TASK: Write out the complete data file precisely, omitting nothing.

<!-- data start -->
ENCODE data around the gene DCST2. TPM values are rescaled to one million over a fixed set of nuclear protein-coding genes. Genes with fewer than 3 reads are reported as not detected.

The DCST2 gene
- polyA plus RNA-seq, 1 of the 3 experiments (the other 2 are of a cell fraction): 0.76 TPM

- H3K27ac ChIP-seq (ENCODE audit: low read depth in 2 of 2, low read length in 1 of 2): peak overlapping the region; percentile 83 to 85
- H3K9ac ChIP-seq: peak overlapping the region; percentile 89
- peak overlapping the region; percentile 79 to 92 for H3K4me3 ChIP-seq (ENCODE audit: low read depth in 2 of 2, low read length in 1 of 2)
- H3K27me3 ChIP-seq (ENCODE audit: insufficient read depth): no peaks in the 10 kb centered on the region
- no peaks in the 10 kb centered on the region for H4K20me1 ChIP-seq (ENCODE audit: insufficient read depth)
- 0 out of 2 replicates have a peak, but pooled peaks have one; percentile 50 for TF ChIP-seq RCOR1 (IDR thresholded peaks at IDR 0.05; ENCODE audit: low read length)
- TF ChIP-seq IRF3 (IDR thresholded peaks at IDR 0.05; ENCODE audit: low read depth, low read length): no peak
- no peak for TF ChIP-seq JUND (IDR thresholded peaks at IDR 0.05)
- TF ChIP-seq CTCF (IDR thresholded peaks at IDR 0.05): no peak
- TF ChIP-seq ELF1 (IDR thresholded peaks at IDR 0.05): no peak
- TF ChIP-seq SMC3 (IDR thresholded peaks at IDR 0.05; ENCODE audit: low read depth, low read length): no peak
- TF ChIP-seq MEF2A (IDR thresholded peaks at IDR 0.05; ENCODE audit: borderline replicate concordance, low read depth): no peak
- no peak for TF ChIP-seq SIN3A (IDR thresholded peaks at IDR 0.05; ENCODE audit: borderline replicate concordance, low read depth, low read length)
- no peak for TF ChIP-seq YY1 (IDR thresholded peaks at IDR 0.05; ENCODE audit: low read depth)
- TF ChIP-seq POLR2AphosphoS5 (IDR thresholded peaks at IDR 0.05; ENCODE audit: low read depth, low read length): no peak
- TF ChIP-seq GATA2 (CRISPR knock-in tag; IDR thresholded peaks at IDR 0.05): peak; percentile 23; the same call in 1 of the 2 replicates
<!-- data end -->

ENCODE data around the gene DCST2. TPM values are rescaled to one million over a fixed set of nuclear protein-coding genes. Genes with fewer than 3 reads are reported as not detected.

The DCST2 gene
- polyA plus RNA-seq, 1 of the 3 experiments (the other 2 are of a cell fraction): 0.76 TPM

- H3K27ac ChIP-seq (ENCODE audit: low read depth in 2 of 2, low read length in 1 of 2): peak overlapping the region; percentile 83 to 85
- H3K9ac ChIP-seq: peak overlapping the region; percentile 89
- peak overlapping the region; percentile 79 to 92 for H3K4me3 ChIP-seq (ENCODE audit: low read depth in 2 of 2, low read length in 1 of 2)
- H3K27me3 ChIP-seq (ENCODE audit: insufficient read depth): no peaks in the 10 kb centered on the region
- no peaks in the 10 kb centered on the region for H4K20me1 ChIP-seq (ENCODE audit: insufficient read depth)
- 0 out of 2 replicates have a peak, but pooled peaks have one; percentile 50 for TF ChIP-seq RCOR1 (IDR thresholded peaks at IDR 0.05; ENCODE audit: low read length)
- TF ChIP-seq IRF3 (IDR thresholded peaks at IDR 0.05; ENCODE audit: low read depth, low read length): no peak
- no peak for TF ChIP-seq JUND (IDR thresholded peaks at IDR 0.05)
- TF ChIP-seq CTCF (IDR thresholded peaks at IDR 0.05): no peak
- TF ChIP-seq ELF1 (IDR thresholded peaks at IDR 0.05): no peak
- TF ChIP-seq SMC3 (IDR thresholded peaks at IDR 0.05; ENCODE audit: low read depth, low read length): no peak
- TF ChIP-seq MEF2A (IDR thresholded peaks at IDR 0.05; ENCODE audit: borderline replicate concordance, low read depth): no peak
- no peak for TF ChIP-seq SIN3A (IDR thresholded peaks at IDR 0.05; ENCODE audit: borderline replicate concordance, low read depth, low read length)
- no peak for TF ChIP-seq YY1 (IDR thresholded peaks at IDR 0.05; ENCODE audit: low read depth)
- TF ChIP-seq POLR2AphosphoS5 (IDR thresholded peaks at IDR 0.05; ENCODE audit: low read depth, low read length): no peak
- TF ChIP-seq GATA2 (CRISPR knock-in tag; IDR thresholded peaks at IDR 0.05): peak; percentile 23; the same call in 1 of the 2 replicates